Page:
Frigidaire Division of General Motors Corporation, Appellant, v. Forest Aden Viars, Appellee, 286 F.2d 423 (6th Cir. 1960)

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US Court of Appeals for the Sixth Circuit - 286 F.2d 423 (6th Cir. 1960) December 19, 1960

Clifford R. Curtner and William H. Selva, Dayton, Ohio, for appellant.

Curtner, Brenton & Selva, Dayton, Ohio, on the brief.

James C. Baggott, Dayton, Ohio, for appellee.

Kenneth Agee, Columbus, Ohio, on the brief.

Before McALLISTER, Chief Judge, and MARTIN and WEICK, Circuit Judges.

The above cause came on for hearing on the record, the briefs of the parties and the argument of counsel in open court. Appellant contends that there was no substantial evidence from which the jury could reasonably find that appellant was guilty of negligence and that its negligence was the sole, direct and proximate cause of the collision causing appellee's injuries. Upon review of the record, we are of the opinion that there was substantial evidence from which the jury could find that appellee's negligence was the sole, direct, and proximate cause of the injuries suffered.

We are, further, of the view that there was no reversible error on the part of the trial court in its rulings upon the admissibility or inadmissibility of evidence, or in refusing to submit to the jury certain requested instructions and interrogatories. It appears that after appellee's attending physician testified in the case, appellant's counsel attempted to impeach him by introducing in evidence certain letters written by him subsequent to the injuries and prior to the trial. These letters were concerned with the injuries which appellee had suffered, and their results. Copies of these letters had been previously delivered to appellant's counsel by appellee's counsel, during negotiations before trial. The trial court ruled that the letters were inadmissible on the ground that they were privileged communications by the physician to appellee's counsel. Under the circumstances, and in view of the physician's testimony in the case on the same matters to the same effect as the statements contained in the letters, they could not be excluded on the ground that they were privileged communications. Nevertheless, the only purpose of their introduction in evidence could be to impeach the testimony of the physician. Since he had already testified to the same matter, and to the same effect, as he had set forth in the letters which he had written to appellee's counsel, such letters did not impeach his testimony. They, therefore, could not be introduced for the purpose of impeachment. The trial court's ruling on the exclusion of the letters as privileged communications was, accordingly, harmless error.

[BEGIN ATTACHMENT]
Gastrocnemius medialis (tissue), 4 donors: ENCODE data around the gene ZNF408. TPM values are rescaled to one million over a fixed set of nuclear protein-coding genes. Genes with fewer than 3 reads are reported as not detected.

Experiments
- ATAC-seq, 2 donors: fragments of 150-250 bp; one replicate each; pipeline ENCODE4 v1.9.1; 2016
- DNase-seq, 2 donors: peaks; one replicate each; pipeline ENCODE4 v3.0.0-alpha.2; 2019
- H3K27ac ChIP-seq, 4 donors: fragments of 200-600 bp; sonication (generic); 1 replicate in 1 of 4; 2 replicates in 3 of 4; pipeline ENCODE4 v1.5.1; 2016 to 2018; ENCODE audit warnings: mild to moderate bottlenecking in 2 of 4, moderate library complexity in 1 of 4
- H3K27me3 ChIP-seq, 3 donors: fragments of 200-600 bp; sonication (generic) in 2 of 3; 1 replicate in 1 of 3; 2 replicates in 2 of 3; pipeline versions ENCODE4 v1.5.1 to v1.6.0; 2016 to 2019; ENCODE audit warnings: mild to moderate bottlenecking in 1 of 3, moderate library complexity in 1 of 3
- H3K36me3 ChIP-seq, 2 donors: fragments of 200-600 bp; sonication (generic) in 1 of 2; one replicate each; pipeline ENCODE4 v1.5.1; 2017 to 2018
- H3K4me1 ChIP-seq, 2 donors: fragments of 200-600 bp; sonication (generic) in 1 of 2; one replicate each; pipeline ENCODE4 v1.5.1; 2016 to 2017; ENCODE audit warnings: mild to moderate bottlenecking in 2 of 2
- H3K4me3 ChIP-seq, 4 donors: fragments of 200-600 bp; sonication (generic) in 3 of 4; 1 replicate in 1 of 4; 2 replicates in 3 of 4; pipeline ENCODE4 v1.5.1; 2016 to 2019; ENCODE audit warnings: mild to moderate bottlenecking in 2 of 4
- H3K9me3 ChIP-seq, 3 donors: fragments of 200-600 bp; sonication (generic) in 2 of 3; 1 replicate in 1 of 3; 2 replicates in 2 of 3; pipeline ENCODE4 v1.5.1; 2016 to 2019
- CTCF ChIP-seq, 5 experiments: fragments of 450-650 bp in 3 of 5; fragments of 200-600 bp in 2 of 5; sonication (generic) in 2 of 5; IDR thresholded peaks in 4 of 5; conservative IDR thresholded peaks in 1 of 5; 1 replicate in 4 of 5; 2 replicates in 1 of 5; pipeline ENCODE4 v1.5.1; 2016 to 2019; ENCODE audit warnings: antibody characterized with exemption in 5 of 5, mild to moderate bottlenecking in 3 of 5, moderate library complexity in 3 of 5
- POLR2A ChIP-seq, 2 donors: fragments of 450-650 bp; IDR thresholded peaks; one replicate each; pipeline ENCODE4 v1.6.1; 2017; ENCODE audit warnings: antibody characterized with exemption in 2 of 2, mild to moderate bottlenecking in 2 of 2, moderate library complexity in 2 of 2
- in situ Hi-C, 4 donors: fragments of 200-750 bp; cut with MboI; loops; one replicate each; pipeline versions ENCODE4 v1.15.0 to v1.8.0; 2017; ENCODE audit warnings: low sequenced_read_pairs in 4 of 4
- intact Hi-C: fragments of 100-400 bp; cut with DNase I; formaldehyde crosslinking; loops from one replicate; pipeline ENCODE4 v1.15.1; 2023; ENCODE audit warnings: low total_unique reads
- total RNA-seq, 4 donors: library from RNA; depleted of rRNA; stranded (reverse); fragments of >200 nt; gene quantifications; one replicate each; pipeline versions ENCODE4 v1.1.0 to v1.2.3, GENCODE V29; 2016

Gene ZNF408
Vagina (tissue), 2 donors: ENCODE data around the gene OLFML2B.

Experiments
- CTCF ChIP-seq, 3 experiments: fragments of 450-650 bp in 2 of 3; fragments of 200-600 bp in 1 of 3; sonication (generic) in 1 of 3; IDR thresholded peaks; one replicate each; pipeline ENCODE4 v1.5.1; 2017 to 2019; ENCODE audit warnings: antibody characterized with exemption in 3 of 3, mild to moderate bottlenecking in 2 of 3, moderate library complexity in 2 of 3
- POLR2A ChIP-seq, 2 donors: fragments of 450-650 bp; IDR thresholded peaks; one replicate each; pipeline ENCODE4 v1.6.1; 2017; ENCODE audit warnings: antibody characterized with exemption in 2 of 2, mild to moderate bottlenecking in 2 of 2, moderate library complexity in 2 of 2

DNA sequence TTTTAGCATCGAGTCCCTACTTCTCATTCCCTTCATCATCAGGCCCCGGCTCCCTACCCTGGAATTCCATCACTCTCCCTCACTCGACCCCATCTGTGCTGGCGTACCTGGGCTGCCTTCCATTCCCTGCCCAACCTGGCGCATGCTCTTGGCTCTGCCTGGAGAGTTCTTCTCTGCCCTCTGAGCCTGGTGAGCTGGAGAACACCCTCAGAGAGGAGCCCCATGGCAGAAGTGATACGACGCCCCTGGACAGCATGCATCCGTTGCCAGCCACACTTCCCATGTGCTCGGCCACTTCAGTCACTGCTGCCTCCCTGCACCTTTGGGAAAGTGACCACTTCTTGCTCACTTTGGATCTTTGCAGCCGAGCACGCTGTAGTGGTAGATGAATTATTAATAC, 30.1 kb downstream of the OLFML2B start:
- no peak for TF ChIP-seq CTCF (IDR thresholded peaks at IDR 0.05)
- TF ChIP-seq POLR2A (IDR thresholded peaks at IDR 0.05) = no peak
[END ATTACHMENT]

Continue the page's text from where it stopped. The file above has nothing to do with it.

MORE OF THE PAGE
We find no error on the part of the trial court in denying appellee's motion for judgment non obstante veredicto or for a new trial on the ground of excessive damages.

The judgment of the District Court is affirmed.